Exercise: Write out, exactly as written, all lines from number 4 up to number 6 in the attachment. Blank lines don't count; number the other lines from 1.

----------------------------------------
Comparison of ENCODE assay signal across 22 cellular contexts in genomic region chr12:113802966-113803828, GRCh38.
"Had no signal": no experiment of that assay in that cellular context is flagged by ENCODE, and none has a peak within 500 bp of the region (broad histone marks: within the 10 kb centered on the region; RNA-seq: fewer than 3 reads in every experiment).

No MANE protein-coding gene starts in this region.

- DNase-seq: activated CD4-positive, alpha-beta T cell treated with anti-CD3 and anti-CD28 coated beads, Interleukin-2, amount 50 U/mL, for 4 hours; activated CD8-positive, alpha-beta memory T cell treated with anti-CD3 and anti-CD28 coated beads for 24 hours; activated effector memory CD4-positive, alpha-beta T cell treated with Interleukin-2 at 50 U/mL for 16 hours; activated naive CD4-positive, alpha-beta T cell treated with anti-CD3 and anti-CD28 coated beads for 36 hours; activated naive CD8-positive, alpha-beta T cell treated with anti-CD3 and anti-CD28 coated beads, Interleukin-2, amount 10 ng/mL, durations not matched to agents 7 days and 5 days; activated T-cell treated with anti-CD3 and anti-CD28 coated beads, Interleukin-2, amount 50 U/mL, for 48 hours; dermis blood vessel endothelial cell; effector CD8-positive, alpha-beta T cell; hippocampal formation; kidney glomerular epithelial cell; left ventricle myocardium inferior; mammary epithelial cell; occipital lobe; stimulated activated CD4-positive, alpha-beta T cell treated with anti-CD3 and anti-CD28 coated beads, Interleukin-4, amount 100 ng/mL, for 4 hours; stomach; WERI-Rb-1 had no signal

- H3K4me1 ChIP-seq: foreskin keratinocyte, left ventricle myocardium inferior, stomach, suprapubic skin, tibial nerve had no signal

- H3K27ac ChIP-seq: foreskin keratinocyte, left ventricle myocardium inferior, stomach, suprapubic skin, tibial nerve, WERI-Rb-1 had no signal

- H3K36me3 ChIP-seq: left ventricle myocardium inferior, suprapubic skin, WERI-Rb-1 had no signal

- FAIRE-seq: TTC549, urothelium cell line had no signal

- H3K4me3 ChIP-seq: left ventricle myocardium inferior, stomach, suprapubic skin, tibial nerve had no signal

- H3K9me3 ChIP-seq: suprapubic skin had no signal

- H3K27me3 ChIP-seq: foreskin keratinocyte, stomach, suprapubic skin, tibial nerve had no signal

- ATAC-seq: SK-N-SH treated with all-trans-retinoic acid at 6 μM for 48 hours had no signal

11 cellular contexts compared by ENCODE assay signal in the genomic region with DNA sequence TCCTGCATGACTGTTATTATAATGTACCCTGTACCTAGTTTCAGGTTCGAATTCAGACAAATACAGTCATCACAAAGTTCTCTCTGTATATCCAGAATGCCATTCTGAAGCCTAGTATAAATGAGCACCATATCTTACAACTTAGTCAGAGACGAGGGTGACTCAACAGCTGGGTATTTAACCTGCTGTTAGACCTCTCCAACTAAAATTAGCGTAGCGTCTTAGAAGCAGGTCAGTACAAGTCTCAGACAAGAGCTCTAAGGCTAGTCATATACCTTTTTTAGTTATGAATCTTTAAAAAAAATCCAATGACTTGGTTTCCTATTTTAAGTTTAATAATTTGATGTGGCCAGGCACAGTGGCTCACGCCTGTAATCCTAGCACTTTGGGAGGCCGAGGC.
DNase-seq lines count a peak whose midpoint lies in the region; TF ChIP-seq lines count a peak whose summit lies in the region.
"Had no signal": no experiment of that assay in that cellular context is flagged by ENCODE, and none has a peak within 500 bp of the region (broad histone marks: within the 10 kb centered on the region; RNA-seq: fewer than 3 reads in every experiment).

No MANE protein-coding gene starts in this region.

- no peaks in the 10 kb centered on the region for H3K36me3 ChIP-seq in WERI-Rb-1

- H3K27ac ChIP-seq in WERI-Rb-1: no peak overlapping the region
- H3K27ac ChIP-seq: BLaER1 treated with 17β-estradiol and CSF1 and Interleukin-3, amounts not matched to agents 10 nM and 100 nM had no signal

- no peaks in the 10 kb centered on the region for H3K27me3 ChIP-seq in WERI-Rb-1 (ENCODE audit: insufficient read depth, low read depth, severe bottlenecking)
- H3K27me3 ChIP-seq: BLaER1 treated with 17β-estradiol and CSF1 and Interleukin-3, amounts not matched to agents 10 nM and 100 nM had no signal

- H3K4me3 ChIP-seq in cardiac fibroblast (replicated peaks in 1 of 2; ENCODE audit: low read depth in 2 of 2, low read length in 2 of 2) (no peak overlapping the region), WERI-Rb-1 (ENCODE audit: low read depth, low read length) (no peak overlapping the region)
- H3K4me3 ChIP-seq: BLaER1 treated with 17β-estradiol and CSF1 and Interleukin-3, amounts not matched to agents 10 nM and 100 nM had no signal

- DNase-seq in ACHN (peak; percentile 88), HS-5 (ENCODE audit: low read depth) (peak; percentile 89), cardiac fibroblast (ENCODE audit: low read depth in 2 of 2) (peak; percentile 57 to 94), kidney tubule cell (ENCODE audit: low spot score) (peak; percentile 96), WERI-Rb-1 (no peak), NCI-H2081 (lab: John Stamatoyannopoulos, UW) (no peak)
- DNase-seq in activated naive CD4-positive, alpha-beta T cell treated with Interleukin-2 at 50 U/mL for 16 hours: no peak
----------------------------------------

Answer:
- DNase-seq: activated CD4-positive, alpha-beta T cell treated with anti-CD3 and anti-CD28 coated beads, Interleukin-2, amount 50 U/mL, for 4 hours; activated CD8-positive, alpha-beta memory T cell treated with anti-CD3 and anti-CD28 coated beads for 24 hours; activated effector memory CD4-positive, alpha-beta T cell treated with Interleukin-2 at 50 U/mL for 16 hours; activated naive CD4-positive, alpha-beta T cell treated with anti-CD3 and anti-CD28 coated beads for 36 hours; activated naive CD8-positive, alpha-beta T cell treated with anti-CD3 and anti-CD28 coated beads, Interleukin-2, amount 10 ng/mL, durations not matched to agents 7 days and 5 days; activated T-cell treated with anti-CD3 and anti-CD28 coated beads, Interleukin-2, amount 50 U/mL, for 48 hours; dermis blood vessel endothelial cell; effector CD8-positive, alpha-beta T cell; hippocampal formation; kidney glomerular epithelial cell; left ventricle myocardium inferior; mammary epithelial cell; occipital lobe; stimulated activated CD4-positive, alpha-beta T cell treated with anti-CD3 and anti-CD28 coated beads, Interleukin-4, amount 100 ng/mL, for 4 hours; stomach; WERI-Rb-1 had no signal

- H3K4me1 ChIP-seq: foreskin keratinocyte, left ventricle myocardium inferior, stomach, suprapubic skin, tibial nerve had no signal

- H3K27ac ChIP-seq: foreskin keratinocyte, left ventricle myocardium inferior, stomach, suprapubic skin, tibial nerve, WERI-Rb-1 had no signal